House Tries to Stop EPA Overreach
September 9, 2014
The Environmental Protection Agency (EPA) proposed a new regulation in April that would redefine the definition of "water," changing what the agency can regulate under the Clean Air Act. Daren Bakst of the Heritage Foundation reports that the House of Representatives is considering a bill to overrule the agency's proposal.
The Clean Water Act gives the Environmental Protection Agency the authority to regulate certain bodies of water. Owners of waters under the act's jurisdiction often must apply for permits before taking action that might affect such waters. If the EPA's authority under the CWA is expanded, the permitting process will be even more cumbersome. For example:
- The EPA has proposed to regulate nearly all ditches, including those that are man-made.
- The agency would even regulate land depressions that are dry for the majority of the year and which only fill with water when there is very heavy rain.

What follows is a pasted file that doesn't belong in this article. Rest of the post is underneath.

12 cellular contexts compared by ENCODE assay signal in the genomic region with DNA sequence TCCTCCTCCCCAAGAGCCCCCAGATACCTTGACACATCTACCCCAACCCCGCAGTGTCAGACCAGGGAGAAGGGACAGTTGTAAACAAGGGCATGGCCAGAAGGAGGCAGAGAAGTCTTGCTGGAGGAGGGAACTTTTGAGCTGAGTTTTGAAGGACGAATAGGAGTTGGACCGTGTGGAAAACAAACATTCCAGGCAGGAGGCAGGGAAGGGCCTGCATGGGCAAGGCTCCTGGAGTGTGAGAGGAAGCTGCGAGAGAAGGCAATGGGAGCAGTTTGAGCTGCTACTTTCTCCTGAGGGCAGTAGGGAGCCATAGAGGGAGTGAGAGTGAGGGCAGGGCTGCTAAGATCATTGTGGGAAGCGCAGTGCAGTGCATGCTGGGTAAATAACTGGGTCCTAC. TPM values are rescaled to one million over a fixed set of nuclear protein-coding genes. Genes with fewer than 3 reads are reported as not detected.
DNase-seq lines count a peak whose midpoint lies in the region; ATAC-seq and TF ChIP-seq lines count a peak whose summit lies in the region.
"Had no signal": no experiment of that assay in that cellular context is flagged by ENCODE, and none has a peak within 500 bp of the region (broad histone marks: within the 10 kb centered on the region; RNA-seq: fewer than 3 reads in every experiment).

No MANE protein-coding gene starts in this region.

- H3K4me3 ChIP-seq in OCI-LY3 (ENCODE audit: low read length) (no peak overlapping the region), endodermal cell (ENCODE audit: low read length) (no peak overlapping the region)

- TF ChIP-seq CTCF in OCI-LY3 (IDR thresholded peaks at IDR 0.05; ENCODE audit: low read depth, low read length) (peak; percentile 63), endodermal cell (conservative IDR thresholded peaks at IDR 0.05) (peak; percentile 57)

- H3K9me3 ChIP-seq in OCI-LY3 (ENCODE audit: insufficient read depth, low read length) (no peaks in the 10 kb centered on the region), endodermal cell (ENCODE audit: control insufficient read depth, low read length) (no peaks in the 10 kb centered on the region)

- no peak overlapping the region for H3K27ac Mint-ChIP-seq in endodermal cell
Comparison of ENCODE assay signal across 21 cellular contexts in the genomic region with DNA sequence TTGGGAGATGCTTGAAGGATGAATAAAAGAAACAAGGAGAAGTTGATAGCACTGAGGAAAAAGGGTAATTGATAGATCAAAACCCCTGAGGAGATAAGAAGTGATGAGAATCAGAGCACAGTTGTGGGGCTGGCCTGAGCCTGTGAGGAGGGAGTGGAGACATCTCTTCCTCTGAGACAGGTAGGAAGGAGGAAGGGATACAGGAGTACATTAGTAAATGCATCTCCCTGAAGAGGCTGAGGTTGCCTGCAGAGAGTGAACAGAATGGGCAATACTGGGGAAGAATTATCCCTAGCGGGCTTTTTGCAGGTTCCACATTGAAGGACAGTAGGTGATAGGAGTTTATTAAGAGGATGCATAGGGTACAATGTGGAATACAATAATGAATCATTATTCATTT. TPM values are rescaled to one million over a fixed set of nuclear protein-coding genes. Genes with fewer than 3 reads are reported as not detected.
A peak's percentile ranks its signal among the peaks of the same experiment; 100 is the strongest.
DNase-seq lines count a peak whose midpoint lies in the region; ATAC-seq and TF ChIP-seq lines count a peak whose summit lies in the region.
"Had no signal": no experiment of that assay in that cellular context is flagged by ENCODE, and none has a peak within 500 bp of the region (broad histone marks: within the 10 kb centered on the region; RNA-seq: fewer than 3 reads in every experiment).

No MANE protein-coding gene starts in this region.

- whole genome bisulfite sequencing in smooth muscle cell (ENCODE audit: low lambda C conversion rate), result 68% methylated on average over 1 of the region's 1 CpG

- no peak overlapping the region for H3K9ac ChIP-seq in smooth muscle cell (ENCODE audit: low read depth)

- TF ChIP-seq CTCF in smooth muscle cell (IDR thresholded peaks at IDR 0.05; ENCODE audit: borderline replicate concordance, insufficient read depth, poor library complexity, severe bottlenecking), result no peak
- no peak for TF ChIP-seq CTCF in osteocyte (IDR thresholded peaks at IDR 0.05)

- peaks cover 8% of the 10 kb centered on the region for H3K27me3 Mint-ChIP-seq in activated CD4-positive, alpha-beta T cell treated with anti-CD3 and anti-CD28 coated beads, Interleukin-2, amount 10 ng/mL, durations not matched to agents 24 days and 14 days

Among other things, H.R. 5078, the Waters of the United States Regulatory Overreach Protection Act of 2014, would require the EPA to work with states and localities to develop a Clean Water Act proposal. Such an approach, Bakst writes, is consistent with the intent of the Clean Water Act, which begins, "It is the policy of the Congress to recognize, preserve, and protect the primary responsibilities and rights of States to prevent, reduce, and eliminate pollution, to plan the development and use (including restoration, preservation, and enhancement) of land and water resources."
While input from states is very important, Bakst writes that Congress ultimately needs to define what waters can be regulated under the Clean Air Act, otherwise regulators will continue to expand their power through rulemaking.
Source: Daren Bakst, "Bill Banning EPA's Proposed Attack on Property Rights Expected to Be Considered By House," Daily Signal, September 8, 2014.
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